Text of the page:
The new heads are unique, the valves have been reoriented so the center exhaust ports are
Like most contemporary engines, the LS1 uses roller lifters as well as investment cast roller rockers, but one of the most unique pieces is a manifold from composite material that allows for the curved runner configuration while being light and cost effective. Another new feature found on the manifold is the fly-by-wire throttle body. The LS1 was the first GM engine in cars to use a computer-controlled throttle (light-duty diesel trucks began using them in '95).
Of all the features of the LS1 that are out of the ordinary, the most obvious are the rocker cover-mounted coil assemblies. Each cylinder has its own coil and coil driver assembly with a short secondary wire connecting to each spark plug. The reasons given for moving the coils to the covers is that the shorter plug wires lost less energy so more is delivered to the plug, as well as reduced radio frequency interference with on-board computers. A less noticeable feature of the ignition system is the change in firing order; no longer using the familiar 1-8-4-3-6-5-7-2 sequence, new engines fire 1-8-7-2-6-5-4-3.
With all that is unique on the LS1, one of the pieces that almost escapes notice is the pan-but there's more to it than meets the eye. There have been a half-dozen or more cast-aluminum pans used on these engines: the Corvette, or batwing pan, is a two-piece and has two wings to the sides, and the Camaro and Firebird pans have a shallow rear sump. But no matter what the shape is, in all cases the pan becomes a part of the engine's structure when screwed in place and contributes to the block's rigidity. An unusual feature is these pans also provide a mount for the oil filter.
Crate Motor Offerings
Currently, General Motors Performance Parts offers a variety of LS engines-they include:
GMPP describes the 5.3L as having the same 327-cubic-inch displacement of the small-blocks from the '60s but in a new LS package. It's been equipped with a hotter than stock cam and Grafal-coated high-silicon pistons.
The first and most popular version of the series-the LS1 features a deep skirt, six-bolt main block, with structural oil pan, a high-lift camshaft actuating big 2.00/1.55-inch valves in symmetrical-port cylinder heads. Rated at 350 horsepower and 365 lb-ft of torque it comes with a GTO-style oil pan, electronic drive-by-wire throttle body, intake manifold, exhaust manifolds, fuel rail with injectors, balancer, and 14-inch automatic transmission flexplate.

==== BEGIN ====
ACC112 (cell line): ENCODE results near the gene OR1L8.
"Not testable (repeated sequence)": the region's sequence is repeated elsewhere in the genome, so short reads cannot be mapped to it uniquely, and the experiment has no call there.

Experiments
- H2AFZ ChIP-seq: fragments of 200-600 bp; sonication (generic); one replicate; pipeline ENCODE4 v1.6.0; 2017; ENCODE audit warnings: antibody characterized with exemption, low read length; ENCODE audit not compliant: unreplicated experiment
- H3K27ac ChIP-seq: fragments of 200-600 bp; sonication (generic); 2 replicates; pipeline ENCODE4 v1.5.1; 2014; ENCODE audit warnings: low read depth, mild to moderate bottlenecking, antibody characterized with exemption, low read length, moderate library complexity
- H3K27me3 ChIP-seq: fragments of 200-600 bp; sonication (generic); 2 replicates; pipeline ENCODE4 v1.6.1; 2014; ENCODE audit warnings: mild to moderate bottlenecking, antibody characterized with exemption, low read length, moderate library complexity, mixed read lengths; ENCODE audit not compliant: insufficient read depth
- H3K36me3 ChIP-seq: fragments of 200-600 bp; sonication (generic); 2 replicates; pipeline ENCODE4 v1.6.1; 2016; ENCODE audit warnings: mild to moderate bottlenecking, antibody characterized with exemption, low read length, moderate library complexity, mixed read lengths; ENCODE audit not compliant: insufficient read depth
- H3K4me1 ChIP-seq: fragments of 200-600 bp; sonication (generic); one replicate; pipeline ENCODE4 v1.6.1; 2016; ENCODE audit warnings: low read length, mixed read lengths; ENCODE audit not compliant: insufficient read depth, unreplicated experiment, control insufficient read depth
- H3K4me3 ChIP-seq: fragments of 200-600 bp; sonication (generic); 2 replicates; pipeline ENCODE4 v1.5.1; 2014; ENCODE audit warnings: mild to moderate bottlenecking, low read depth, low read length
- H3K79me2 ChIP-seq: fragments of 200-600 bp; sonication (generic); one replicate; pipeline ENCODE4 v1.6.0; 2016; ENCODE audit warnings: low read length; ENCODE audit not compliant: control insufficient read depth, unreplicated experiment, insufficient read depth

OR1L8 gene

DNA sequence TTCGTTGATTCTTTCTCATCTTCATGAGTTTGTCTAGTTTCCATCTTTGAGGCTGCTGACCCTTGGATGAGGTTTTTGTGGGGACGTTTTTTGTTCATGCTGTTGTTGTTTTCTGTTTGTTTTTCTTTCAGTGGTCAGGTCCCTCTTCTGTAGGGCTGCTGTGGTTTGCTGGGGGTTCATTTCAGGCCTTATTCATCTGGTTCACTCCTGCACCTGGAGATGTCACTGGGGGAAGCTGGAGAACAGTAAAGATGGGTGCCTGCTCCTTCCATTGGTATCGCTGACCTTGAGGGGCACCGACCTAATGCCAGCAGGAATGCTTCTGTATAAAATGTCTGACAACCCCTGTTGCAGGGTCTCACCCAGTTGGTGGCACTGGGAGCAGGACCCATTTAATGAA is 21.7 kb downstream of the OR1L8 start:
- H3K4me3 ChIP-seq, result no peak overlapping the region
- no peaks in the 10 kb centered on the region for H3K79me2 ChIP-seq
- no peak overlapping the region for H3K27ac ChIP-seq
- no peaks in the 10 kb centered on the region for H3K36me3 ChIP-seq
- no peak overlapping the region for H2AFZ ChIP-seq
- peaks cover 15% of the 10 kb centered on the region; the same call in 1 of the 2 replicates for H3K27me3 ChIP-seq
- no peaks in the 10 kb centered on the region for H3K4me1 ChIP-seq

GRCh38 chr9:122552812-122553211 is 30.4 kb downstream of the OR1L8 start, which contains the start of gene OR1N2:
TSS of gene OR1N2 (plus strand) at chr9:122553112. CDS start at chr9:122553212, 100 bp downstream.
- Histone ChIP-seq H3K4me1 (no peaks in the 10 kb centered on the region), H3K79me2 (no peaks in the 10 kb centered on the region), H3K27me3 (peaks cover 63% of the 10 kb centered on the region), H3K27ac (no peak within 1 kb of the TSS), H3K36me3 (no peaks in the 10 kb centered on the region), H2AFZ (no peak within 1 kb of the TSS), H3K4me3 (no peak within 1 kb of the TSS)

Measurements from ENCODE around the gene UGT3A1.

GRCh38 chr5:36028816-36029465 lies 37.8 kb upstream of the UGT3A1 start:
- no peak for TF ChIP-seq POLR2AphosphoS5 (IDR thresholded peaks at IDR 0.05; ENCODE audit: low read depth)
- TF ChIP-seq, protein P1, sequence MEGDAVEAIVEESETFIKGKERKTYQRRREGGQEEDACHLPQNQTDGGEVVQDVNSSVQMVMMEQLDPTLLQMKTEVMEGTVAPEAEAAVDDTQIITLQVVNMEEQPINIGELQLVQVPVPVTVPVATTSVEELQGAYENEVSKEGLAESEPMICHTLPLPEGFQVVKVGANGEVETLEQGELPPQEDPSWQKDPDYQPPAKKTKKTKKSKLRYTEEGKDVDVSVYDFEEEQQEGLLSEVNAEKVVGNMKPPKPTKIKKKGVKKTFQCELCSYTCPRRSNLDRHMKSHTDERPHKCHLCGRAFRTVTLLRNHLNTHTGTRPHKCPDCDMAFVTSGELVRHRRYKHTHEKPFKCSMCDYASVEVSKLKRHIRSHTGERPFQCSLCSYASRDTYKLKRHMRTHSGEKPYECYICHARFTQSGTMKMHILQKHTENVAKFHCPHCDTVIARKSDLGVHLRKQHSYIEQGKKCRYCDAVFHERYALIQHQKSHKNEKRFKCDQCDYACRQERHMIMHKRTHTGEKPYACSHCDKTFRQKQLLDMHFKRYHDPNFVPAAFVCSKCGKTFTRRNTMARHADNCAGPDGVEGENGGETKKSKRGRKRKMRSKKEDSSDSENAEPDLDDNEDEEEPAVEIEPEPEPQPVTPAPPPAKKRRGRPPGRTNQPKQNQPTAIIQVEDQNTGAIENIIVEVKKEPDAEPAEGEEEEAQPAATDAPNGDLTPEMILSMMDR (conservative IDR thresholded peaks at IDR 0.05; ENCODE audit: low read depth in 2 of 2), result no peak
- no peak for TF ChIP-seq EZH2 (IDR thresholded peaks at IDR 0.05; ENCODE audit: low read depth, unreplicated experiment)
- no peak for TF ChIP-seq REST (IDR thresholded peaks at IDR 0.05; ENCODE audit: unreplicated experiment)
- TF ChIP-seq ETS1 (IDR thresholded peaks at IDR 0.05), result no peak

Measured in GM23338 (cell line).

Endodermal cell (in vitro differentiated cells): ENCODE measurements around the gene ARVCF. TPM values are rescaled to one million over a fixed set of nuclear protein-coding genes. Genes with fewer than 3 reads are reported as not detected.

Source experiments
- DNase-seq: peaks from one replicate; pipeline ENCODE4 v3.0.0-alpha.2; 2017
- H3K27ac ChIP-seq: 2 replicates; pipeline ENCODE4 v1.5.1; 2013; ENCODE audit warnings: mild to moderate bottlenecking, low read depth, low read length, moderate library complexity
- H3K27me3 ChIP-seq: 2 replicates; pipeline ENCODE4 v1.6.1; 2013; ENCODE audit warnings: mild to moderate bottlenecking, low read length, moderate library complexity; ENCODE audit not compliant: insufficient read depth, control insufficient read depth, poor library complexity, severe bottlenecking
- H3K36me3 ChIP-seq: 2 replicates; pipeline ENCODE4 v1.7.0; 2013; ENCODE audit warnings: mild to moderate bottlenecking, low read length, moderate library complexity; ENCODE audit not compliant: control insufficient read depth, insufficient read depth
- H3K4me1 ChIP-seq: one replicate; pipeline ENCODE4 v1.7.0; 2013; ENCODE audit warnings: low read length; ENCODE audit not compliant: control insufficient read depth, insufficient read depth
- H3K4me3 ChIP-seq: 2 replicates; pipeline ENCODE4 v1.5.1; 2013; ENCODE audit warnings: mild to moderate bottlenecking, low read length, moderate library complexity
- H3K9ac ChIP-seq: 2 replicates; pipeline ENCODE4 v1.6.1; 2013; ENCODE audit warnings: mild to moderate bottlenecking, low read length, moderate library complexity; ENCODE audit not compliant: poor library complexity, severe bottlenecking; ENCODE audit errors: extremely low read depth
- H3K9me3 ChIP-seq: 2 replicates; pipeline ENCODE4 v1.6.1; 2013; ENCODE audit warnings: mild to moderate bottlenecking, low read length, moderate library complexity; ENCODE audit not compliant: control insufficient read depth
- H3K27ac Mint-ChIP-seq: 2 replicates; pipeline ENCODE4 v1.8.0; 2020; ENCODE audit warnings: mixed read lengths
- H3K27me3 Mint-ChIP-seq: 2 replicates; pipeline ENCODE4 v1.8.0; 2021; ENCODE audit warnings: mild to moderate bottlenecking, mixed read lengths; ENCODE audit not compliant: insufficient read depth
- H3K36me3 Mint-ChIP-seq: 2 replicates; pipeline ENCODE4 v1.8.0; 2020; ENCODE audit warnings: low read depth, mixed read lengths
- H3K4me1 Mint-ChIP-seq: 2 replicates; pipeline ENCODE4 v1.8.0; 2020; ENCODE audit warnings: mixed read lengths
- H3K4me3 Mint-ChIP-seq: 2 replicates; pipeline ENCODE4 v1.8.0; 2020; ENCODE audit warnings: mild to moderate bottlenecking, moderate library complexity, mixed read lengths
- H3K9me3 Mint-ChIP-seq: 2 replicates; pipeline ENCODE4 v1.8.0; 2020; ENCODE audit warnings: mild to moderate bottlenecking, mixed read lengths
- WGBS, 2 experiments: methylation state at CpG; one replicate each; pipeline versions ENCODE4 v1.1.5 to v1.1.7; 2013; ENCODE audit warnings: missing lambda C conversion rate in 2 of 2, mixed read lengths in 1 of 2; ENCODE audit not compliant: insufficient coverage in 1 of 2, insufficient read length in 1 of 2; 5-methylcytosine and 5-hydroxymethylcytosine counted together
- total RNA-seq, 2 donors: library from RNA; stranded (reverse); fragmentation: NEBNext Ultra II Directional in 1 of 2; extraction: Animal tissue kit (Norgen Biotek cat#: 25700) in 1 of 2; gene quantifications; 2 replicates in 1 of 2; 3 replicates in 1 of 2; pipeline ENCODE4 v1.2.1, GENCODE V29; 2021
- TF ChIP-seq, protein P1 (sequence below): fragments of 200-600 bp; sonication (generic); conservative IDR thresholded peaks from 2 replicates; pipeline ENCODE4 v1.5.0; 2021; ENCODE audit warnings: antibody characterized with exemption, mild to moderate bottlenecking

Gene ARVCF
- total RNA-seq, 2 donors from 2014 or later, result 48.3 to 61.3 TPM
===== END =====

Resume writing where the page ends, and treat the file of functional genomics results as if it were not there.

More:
Producing more than 400 horsepower, the LS6 has been equipped with hollow-stem valves, a more aggressive camshaft, improved intake and higher-rate valvesprings along with higher-compression pistons to raise horsepower to 405, and torque to 400 lb-ft. It comes with a CTS-V oil pan, large-volume composite intake manifold with single-bore throttle body, and high-performance long-style exhaust manifolds.
This 6.2-liter engine produces 430 horsepower and 424 lb-ft of torque thanks to revised cylinder heads featuring rectangle ports, 63cc combustion chambers, 2.16-inch intake valves, and 1.59-inch exhaust valves. The camshaft has 0.551-inches of lift on the intake side with less overlap (than the LS2) and 1.7:1 ratio rocker arms are used. The aluminum six-bolt main block features 4.06-inch bores and 3.62-inch stroke, a nodular iron crankshaft, powdered metal rods, and aluminum pistons with a compression ratio of 10.7:1.
An LS3 with an upgraded camshaft (PN 12617570) with 0.525-inch intake and exhaust valve lift. The duration is 219 degrees intake and 228 degrees exhaust (at 0.050-inch lift). Said to idle and cruise just like an LS3, this cam is good for 50 horsepower.
An upgraded LS3 that is equipped with an aggressive camshaft and GM Performance Part's exclusive carbureted intake manifold produces 515 horsepower. The hydraulic roller camshaft has 0.525-inch intake and exhaust valve lift with duration of 226 degrees on the intake and 236 on the exhaust.